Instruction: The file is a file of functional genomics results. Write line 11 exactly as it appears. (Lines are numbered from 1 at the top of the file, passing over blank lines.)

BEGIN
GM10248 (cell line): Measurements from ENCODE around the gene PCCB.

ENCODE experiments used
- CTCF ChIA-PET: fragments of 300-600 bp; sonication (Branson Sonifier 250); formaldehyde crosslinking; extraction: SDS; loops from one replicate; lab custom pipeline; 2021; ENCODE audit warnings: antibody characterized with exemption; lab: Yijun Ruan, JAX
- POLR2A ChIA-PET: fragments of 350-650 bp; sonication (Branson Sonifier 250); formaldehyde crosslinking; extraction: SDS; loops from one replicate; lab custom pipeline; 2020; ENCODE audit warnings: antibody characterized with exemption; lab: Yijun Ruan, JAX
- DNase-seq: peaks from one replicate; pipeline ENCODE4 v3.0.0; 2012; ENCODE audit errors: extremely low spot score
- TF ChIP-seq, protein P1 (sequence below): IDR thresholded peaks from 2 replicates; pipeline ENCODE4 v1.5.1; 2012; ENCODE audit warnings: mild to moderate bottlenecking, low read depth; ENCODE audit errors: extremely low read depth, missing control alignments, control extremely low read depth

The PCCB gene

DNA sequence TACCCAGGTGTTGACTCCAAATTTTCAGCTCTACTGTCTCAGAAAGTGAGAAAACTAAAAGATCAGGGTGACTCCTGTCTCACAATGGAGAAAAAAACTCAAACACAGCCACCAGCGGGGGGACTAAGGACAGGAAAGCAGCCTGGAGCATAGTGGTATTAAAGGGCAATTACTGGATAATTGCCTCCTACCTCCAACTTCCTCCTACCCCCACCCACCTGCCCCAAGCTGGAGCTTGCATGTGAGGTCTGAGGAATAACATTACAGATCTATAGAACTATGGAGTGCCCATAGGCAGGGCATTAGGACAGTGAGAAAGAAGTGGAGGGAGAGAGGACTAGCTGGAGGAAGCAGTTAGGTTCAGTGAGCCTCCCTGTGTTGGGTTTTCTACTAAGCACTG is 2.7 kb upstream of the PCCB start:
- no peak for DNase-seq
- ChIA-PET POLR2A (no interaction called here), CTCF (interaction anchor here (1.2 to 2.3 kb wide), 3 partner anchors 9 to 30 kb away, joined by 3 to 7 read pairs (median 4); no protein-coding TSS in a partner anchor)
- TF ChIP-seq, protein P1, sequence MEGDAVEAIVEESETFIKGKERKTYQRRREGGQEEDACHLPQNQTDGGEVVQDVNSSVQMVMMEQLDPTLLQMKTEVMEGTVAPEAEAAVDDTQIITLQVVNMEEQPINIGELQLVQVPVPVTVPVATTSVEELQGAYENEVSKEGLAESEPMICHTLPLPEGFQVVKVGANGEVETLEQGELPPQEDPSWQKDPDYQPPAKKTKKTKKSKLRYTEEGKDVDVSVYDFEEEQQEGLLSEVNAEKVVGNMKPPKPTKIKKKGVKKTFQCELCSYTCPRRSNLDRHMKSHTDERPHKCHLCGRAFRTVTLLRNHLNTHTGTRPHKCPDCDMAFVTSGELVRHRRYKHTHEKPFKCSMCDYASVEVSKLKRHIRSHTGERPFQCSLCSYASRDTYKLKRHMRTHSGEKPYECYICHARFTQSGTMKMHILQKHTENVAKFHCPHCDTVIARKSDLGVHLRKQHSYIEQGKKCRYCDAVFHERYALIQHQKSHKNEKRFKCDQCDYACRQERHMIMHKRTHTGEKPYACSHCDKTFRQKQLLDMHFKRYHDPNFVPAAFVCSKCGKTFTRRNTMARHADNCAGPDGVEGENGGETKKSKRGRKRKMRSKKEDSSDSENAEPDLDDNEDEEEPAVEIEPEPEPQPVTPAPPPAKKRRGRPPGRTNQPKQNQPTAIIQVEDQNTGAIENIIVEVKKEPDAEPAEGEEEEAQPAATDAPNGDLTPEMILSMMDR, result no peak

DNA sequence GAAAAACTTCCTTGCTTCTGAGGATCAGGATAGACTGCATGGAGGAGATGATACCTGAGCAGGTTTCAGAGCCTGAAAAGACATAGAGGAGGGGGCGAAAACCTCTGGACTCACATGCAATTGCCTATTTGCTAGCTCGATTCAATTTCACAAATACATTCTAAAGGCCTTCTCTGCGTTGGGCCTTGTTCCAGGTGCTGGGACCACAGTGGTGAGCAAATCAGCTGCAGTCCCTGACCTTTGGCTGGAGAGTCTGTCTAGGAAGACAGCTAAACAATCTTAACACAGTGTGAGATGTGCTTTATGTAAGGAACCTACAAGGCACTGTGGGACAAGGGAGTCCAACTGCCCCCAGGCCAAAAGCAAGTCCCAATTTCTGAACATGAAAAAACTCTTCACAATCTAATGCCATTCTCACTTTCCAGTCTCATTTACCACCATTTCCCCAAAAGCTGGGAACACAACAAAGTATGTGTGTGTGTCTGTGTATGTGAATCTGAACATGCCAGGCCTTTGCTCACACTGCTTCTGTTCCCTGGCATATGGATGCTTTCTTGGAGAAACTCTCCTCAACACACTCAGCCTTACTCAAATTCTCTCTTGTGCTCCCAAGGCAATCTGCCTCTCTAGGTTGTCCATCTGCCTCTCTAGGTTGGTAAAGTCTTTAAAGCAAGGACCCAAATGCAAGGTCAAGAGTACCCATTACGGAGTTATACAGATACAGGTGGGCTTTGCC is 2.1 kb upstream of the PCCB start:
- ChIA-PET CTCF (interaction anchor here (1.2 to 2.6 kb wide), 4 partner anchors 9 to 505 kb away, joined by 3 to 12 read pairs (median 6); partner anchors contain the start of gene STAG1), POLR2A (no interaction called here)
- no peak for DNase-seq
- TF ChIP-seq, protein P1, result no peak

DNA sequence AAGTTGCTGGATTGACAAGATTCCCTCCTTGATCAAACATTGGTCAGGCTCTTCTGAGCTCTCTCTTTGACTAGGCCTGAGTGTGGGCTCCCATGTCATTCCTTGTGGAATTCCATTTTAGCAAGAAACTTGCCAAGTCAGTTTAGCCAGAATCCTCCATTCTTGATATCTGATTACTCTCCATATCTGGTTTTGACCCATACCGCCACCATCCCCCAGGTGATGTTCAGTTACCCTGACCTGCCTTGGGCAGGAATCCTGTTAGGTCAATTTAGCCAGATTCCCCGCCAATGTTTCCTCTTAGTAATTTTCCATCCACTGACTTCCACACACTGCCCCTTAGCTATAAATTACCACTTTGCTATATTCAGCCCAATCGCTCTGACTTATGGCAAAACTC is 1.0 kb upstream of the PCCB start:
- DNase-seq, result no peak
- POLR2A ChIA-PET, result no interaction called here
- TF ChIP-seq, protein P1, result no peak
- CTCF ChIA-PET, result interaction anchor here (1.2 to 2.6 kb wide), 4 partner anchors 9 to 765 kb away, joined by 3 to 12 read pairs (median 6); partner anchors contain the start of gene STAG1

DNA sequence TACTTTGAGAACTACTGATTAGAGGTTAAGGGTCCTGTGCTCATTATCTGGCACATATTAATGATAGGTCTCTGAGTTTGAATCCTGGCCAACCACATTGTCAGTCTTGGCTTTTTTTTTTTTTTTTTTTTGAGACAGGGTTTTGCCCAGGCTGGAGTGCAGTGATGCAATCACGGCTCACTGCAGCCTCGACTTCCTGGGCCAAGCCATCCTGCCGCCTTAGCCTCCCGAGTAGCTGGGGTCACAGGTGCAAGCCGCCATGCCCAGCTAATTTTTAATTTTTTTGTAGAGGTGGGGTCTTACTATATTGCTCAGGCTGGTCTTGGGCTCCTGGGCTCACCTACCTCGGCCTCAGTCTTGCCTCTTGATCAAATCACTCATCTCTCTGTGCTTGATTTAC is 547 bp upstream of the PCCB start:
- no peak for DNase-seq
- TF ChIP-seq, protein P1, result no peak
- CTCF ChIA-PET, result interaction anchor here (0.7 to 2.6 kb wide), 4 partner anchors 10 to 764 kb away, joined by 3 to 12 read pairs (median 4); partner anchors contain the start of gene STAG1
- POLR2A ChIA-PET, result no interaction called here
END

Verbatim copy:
- TF ChIP-seq, protein P1, sequence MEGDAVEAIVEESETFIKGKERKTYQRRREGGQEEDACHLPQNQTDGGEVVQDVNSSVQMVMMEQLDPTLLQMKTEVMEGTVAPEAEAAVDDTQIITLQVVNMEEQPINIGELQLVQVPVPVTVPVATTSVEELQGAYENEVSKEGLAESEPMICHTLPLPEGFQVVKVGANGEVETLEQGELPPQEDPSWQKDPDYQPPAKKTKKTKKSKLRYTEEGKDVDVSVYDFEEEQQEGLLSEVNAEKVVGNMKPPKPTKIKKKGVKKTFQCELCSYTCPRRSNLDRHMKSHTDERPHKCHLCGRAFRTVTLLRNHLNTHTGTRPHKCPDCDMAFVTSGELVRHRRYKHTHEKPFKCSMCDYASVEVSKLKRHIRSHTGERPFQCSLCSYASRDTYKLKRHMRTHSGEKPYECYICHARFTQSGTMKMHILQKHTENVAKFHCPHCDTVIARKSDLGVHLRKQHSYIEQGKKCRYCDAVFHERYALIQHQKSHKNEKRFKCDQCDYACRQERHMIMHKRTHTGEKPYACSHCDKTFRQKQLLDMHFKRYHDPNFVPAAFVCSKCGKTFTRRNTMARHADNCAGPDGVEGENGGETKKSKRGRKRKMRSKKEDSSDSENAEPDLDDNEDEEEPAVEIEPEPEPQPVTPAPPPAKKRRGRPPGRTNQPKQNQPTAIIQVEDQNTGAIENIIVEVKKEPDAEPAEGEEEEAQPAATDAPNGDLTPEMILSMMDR, result no peak